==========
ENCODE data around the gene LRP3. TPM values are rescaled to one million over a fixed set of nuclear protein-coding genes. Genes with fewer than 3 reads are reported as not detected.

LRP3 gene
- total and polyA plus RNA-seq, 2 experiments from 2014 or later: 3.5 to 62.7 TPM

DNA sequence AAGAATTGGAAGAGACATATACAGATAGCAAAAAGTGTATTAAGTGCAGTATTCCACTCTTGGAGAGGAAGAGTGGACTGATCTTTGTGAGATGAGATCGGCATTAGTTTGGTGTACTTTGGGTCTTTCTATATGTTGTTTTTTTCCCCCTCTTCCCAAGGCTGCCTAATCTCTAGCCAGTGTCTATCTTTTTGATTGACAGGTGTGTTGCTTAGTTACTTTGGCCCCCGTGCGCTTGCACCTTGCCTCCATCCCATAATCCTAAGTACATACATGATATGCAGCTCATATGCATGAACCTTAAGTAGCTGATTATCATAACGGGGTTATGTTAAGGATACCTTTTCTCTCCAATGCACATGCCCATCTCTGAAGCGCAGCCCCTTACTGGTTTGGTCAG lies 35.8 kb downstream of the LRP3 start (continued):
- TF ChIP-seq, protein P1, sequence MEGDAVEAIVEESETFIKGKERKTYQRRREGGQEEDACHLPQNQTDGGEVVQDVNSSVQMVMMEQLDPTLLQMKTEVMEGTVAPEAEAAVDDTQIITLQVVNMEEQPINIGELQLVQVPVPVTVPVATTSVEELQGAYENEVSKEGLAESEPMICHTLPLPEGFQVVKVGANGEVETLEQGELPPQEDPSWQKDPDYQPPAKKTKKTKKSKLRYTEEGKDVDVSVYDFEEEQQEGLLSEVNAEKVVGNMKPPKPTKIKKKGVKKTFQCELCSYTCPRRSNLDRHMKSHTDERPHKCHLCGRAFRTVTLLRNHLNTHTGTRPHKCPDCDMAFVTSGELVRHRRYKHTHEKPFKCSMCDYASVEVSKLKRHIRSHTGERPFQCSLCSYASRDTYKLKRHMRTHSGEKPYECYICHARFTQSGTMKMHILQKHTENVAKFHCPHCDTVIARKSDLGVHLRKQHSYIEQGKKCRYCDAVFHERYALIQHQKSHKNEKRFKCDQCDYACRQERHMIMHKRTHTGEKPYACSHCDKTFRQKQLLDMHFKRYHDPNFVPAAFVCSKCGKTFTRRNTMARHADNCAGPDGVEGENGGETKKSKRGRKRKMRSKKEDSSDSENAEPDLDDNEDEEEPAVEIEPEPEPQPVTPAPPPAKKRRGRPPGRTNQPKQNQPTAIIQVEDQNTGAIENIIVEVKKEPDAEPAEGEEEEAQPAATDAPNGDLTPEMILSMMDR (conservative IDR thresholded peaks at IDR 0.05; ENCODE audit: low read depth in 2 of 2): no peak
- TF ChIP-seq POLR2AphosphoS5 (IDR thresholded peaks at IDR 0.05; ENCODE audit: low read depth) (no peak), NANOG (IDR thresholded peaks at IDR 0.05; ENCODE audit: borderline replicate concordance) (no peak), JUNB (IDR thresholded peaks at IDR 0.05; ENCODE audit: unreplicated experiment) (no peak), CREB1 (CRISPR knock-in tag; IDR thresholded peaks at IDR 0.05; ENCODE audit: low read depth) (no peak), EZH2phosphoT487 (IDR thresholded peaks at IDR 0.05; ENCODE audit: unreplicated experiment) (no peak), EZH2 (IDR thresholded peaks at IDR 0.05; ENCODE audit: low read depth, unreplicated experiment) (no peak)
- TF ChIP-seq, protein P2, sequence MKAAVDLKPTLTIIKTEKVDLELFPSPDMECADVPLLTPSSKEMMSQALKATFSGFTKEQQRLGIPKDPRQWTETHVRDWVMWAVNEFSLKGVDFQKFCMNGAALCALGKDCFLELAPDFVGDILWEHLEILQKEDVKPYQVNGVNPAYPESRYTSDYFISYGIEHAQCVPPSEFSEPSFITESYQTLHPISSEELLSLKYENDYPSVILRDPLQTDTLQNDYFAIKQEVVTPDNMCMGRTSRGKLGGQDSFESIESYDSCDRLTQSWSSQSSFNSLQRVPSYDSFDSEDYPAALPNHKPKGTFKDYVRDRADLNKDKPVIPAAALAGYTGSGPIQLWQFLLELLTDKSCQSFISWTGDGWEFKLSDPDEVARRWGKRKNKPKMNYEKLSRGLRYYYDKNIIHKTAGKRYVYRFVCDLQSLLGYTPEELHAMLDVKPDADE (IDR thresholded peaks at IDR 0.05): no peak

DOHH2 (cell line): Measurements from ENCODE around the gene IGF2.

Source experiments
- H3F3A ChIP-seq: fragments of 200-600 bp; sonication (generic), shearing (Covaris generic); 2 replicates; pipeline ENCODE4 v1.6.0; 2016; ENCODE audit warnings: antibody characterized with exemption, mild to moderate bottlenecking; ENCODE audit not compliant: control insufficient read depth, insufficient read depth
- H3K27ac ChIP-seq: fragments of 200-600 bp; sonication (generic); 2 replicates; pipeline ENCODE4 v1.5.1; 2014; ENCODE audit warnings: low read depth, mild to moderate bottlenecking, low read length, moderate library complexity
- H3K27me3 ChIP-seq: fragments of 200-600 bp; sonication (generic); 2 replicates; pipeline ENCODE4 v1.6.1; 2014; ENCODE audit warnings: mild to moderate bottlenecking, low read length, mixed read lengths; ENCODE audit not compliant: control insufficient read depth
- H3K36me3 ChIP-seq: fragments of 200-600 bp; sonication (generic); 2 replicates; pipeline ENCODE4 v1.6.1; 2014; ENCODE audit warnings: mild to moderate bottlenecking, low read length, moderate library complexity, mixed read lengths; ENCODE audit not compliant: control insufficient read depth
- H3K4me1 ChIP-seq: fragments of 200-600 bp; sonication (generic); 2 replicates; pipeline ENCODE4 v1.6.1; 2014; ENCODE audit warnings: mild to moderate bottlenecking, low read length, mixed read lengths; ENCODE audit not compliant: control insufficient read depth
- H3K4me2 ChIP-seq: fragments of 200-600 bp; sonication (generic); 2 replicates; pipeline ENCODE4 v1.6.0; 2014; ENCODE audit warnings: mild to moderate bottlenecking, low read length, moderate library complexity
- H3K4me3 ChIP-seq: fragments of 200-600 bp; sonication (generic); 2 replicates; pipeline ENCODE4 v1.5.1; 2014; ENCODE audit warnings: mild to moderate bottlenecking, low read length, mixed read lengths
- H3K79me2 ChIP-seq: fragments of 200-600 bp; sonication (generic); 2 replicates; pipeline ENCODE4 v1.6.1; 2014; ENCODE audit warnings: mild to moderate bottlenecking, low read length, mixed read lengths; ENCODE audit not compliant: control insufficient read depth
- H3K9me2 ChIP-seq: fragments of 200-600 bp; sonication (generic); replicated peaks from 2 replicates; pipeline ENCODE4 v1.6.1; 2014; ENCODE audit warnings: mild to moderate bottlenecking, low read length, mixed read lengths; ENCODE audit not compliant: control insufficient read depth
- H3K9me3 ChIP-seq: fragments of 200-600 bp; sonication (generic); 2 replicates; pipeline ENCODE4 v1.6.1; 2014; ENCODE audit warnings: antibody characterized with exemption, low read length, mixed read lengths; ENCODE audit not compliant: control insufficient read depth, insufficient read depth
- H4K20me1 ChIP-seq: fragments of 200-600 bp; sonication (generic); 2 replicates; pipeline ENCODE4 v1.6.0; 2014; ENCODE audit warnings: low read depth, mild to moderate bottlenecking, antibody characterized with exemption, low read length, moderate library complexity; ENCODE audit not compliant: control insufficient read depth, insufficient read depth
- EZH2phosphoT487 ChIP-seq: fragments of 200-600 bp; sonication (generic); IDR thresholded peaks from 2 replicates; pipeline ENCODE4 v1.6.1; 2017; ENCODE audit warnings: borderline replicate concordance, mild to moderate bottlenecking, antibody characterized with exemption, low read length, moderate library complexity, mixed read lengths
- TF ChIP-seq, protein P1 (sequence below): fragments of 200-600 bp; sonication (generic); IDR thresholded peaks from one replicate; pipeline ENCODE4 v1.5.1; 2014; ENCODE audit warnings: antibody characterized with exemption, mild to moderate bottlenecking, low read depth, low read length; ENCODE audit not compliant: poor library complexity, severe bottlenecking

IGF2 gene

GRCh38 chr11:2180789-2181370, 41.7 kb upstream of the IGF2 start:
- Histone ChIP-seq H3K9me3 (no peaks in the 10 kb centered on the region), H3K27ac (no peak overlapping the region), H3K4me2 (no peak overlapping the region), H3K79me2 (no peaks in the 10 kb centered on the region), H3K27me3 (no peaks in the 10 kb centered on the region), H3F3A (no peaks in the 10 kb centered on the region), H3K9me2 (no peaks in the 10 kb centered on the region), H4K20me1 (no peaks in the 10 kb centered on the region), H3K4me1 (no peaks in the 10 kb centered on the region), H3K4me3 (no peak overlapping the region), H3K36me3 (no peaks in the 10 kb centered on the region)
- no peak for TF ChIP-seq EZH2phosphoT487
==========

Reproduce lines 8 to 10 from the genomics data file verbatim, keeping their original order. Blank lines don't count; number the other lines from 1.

DOHH2 (cell line): Measurements from ENCODE around the gene IGF2.

Source experiments
- H3F3A ChIP-seq: fragments of 200-600 bp; sonication (generic), shearing (Covaris generic); 2 replicates; pipeline ENCODE4 v1.6.0; 2016; ENCODE audit warnings: antibody characterized with exemption, mild to moderate bottlenecking; ENCODE audit not compliant: control insufficient read depth, insufficient read depth